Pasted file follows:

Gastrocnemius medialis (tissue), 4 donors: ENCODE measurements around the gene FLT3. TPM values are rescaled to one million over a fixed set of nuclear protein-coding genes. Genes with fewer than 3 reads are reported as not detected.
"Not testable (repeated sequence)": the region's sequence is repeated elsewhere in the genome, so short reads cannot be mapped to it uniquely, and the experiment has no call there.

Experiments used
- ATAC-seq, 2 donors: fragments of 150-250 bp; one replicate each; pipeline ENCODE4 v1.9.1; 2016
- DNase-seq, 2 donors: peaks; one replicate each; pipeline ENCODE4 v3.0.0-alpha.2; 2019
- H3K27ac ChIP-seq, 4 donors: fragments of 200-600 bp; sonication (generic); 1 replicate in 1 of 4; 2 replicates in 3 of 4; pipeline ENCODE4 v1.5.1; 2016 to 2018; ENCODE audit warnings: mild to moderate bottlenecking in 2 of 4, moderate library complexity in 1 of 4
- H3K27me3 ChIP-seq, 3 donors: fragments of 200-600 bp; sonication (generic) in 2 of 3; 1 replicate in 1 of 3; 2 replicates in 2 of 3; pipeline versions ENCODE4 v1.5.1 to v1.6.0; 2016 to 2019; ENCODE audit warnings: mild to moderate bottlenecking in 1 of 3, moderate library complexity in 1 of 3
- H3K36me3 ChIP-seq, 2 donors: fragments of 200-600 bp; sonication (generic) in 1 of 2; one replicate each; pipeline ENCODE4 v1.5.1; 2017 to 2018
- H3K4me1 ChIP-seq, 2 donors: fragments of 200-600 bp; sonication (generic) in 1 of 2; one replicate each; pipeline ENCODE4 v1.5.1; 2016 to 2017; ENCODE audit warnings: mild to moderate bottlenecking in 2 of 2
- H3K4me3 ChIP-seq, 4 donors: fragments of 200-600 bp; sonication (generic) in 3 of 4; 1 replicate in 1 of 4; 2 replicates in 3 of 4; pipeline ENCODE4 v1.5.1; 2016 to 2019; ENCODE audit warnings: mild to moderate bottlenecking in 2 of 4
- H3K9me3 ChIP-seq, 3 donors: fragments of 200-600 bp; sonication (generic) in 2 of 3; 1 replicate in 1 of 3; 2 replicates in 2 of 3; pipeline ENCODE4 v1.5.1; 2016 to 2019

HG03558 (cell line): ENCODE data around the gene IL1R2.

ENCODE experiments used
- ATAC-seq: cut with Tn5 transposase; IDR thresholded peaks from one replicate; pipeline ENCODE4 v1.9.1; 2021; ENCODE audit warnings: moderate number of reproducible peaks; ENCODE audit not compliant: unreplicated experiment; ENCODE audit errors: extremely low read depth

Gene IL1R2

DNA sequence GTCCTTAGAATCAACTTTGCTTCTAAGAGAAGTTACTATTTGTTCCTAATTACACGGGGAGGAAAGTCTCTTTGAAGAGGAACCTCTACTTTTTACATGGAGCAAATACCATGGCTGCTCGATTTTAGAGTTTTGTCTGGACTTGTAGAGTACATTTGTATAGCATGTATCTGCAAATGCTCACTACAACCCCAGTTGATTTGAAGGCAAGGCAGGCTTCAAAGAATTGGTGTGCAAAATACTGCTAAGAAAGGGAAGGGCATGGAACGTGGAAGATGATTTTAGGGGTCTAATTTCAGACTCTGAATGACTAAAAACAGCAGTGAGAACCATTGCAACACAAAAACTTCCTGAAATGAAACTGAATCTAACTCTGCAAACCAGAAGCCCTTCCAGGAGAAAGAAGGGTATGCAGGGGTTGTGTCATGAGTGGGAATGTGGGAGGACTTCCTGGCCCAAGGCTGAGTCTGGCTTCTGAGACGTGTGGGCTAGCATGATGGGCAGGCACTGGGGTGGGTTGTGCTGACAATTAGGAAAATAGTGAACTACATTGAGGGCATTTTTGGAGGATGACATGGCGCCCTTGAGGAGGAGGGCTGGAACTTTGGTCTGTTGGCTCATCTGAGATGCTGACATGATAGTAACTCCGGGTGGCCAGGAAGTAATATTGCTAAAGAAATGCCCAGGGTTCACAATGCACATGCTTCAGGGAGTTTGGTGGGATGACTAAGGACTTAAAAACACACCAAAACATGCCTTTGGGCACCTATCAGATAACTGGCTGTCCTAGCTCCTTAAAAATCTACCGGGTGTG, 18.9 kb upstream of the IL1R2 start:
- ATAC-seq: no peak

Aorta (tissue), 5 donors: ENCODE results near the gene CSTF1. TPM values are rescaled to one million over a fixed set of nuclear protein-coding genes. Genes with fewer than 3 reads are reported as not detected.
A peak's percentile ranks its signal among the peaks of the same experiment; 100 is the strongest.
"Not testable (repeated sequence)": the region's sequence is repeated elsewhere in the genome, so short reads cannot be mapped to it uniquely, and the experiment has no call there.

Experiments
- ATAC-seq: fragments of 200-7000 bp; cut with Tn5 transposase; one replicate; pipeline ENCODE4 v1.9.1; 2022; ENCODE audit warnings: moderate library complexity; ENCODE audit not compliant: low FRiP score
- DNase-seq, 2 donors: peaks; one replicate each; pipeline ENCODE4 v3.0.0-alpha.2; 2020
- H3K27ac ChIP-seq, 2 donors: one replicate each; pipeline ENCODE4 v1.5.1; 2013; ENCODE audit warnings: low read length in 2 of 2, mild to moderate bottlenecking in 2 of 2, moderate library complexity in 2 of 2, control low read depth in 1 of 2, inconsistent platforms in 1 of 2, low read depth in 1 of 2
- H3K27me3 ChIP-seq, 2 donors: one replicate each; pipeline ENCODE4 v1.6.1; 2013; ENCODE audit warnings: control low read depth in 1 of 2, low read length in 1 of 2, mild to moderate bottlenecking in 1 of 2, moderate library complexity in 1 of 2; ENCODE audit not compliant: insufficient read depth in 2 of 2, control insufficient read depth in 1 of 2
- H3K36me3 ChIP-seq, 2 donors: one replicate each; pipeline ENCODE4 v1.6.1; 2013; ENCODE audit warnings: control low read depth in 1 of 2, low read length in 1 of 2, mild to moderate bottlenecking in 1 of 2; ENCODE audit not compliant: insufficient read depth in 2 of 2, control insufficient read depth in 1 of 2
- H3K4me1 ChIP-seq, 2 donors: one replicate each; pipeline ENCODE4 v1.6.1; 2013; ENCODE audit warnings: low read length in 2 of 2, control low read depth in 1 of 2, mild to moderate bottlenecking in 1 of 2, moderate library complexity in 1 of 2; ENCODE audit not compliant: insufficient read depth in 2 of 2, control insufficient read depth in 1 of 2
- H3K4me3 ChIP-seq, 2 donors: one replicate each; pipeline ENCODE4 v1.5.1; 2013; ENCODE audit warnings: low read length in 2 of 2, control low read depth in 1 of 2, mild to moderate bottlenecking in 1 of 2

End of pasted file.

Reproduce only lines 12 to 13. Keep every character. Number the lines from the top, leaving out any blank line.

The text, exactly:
HG03558 (cell line): ENCODE data around the gene IL1R2.

ENCODE experiments used